The work of Venezuelan Sculptor Jorge Salas in his Sculpture Series: Tu y Yo (You and Me) / Escrituras Sin Tiempo (Writings without Time) uses the iconic figures of man and woman.
“The interplay of geometric volumes in abstract construction is a constant feature of the work of Jorge Salas. His analysis of form results in the interpenetration of plastic shapes, solid and fragmented, in materials that feature stone and wood. Ranging from almost chunky geometricized forms carefully carved and articulated, then reformed to evoke unique objects and careful assemblages of rhythmic shapes, his sculpture contains the elements of compact design in what has become his own unified and recognizable style.
The combination of finished and unfinished materials, whether elegant stone or what appear to be left-over or found pieces of wood, marks his most characteristic approach to the process of making three-dimensional art. As he builds up his key elements, the work takes on an architectonic quality based on the principles of simplified geometries as structural devices assembled in accordance to modular principles. Often combined and compartmentalized, each aspect contributes to the whole as a building block for fundamental relationships intended to be understood only when effectively complete. Designed as solid, block-like forms, the works have the solidity of the ancient world and the abstract quality of modernist values.
Schematic motifs also appear in one of his most significant series: Tu y Yo/Escrituras sin Tiempo (You and I/Writings Without Time). Using stone and wood in techniques that include carving, collage and assemblage, the works serve as a total summation of his aesthetic and conceptual approach to making art. Based on a true Constructivist language that flattens three-dimensional objects into a totally new structure (construction), the works of this series mark a continuation of his previous tendency to reveal the same underlying unity in the organization of visible forms, real or imagined. Simplification and compartmentalization are constantly reinforced by his interest in the exploration of materials, often best understood by deconstructing and re-constructing according to new stylistic principles and experimentation. The works are more complex than they first appear. Featuring grids as an underlying principle of organization, references to urban architecture, words, abstract figuration, and ordinary materials like patinated wood, are as constant as the potential for collage and assemblage incorporating real objects to produce entirely unique works, often open to popular references and interpretations.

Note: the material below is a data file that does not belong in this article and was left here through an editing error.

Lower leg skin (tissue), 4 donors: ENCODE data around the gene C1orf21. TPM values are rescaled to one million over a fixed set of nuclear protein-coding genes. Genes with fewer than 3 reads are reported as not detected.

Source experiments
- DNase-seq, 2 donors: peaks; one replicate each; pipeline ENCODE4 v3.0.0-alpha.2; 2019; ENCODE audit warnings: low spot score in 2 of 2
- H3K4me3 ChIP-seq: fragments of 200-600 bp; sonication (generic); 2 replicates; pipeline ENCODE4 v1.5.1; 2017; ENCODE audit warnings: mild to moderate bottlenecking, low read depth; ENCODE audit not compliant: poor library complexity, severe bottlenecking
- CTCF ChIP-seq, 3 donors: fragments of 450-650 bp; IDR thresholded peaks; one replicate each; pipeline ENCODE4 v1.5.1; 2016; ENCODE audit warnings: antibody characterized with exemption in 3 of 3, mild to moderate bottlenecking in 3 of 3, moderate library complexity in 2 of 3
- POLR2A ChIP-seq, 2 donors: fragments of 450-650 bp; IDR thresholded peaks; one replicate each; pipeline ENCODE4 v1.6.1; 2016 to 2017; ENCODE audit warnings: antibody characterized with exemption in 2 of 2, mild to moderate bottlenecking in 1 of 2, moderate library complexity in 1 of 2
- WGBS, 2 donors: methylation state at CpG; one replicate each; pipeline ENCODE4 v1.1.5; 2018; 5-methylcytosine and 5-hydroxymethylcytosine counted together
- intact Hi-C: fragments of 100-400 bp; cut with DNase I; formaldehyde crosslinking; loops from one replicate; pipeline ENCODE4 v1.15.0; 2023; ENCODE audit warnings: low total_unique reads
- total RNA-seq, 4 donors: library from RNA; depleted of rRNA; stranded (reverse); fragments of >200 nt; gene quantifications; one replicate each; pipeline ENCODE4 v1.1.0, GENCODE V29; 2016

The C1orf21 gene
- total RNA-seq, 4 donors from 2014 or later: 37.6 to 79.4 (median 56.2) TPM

In his meticulously crafted constructions and carvings, Salas demonstrates less interest in the whole than in every section of the artwork’s arrangement itself and the process to construct it conceptually and physically. This is often revealed in the unfinished areas that mark a contrast to the parts that are finished and polished types of marble and travertine. This contrast allows the viewer to discover texture as an integral function of a work’s composition and entirety. A similar approach applies to his constructions that combine patinated or polished wood and marble for remarkable textural contrasts and a result that is particularly close to Synthetic Cubism in organization. It is a concern for spatial relationships in each object that Salas creates that defines their mass and volume, and the intricacies of the details within that attract the viewer to look closely in appreciation of every work.”